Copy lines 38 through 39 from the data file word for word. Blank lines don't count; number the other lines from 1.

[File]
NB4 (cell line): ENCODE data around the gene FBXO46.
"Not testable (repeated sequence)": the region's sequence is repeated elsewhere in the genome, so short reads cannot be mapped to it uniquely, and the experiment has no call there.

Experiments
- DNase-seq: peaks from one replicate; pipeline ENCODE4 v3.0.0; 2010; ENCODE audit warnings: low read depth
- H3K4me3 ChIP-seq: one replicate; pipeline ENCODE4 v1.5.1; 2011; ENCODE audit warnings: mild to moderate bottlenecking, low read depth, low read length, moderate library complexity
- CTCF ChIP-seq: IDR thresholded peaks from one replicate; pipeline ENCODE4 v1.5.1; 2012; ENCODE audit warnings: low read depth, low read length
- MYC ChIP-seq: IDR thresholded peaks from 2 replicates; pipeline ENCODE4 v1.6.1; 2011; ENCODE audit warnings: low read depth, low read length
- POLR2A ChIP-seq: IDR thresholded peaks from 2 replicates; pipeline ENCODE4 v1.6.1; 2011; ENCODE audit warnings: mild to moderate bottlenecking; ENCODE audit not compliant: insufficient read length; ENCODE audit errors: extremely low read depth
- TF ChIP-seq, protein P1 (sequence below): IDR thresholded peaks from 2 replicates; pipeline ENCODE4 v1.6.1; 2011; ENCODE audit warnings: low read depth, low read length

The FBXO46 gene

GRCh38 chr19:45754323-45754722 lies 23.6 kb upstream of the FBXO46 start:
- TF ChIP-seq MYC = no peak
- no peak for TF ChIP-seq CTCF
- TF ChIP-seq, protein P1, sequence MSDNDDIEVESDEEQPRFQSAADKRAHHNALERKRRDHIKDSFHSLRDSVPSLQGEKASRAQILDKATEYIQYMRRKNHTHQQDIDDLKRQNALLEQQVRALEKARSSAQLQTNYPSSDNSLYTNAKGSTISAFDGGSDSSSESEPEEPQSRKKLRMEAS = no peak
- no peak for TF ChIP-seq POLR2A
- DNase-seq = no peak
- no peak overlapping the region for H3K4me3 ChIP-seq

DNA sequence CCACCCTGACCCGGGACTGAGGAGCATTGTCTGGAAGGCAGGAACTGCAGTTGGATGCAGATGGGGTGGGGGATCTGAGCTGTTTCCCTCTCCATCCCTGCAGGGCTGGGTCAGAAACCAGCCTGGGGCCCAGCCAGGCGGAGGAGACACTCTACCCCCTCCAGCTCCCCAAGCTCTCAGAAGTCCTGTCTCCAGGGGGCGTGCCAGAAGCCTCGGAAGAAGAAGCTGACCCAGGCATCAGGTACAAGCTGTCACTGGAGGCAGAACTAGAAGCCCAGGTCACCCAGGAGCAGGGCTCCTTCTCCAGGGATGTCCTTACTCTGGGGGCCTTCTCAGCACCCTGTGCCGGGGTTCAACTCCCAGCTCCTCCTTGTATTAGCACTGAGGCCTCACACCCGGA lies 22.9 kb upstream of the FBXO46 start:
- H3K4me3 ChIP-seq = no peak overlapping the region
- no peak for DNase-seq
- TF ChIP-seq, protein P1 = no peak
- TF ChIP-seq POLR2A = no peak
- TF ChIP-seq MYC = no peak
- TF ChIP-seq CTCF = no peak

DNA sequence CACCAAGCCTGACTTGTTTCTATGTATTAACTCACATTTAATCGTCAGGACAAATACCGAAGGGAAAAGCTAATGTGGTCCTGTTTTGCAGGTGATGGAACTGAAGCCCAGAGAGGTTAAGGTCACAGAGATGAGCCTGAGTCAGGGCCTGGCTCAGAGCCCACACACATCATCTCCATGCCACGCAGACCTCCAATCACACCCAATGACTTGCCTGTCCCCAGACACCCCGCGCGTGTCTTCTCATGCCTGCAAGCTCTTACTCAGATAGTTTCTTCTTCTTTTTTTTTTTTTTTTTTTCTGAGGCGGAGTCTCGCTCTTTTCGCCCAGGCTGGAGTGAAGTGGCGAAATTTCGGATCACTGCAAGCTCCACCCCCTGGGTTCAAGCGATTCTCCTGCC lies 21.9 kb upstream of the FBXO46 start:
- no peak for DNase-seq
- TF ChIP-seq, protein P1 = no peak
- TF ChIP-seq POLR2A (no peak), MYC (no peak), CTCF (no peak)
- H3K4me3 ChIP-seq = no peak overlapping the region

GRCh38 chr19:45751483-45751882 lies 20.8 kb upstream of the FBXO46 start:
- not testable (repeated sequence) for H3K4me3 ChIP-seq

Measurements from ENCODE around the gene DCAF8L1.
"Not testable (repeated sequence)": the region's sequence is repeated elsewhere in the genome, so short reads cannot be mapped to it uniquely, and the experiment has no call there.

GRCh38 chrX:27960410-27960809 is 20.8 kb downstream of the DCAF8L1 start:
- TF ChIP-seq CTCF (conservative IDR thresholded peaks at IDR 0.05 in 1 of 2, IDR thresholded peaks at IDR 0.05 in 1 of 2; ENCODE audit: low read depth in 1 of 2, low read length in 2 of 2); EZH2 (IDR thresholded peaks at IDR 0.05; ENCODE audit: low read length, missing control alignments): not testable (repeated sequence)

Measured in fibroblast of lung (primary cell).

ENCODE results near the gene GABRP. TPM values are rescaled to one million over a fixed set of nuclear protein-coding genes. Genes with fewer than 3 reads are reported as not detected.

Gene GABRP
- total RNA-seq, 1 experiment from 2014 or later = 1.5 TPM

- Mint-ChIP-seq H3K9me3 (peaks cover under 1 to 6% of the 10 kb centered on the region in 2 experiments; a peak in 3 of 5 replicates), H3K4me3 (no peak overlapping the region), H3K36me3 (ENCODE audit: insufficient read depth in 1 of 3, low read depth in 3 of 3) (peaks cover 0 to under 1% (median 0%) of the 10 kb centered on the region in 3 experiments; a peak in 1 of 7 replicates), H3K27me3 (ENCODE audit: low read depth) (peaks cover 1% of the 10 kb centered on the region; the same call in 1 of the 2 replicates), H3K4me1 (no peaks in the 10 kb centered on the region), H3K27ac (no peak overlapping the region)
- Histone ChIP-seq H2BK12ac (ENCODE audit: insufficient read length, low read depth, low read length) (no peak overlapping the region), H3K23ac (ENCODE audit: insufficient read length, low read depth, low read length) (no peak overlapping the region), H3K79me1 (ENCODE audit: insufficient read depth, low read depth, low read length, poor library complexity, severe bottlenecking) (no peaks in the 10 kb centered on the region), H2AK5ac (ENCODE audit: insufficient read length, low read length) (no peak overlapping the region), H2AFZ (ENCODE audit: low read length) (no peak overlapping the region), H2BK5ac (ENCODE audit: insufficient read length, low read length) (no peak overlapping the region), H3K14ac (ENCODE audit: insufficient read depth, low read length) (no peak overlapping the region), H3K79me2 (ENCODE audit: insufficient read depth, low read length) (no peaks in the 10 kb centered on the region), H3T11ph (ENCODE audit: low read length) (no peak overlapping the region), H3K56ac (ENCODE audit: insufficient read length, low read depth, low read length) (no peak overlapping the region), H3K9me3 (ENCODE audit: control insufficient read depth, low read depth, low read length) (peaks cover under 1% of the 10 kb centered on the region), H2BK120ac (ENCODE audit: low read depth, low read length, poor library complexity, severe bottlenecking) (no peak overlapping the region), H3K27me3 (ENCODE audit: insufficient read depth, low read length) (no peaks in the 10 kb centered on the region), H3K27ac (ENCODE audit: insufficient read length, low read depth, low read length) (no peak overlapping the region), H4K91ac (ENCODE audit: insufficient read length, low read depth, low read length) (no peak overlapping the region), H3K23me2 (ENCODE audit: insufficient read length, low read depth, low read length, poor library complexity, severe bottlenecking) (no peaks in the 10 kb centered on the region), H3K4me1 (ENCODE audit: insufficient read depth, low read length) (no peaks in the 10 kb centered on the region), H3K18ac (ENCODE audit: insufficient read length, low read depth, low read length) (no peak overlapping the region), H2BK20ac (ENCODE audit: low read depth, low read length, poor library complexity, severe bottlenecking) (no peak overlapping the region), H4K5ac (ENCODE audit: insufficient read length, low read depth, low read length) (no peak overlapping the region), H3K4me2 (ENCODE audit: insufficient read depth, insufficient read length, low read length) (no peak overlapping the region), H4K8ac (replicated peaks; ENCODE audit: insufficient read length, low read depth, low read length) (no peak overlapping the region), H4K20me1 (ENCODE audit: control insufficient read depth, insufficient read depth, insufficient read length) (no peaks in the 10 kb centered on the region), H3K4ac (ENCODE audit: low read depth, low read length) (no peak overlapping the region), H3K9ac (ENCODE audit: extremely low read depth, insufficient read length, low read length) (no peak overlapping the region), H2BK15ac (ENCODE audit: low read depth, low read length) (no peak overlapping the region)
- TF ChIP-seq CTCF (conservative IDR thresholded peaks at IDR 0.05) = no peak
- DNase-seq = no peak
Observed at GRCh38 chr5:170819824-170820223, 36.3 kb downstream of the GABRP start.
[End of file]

Gene GABRP
- total RNA-seq, 1 experiment from 2014 or later = 1.5 TPM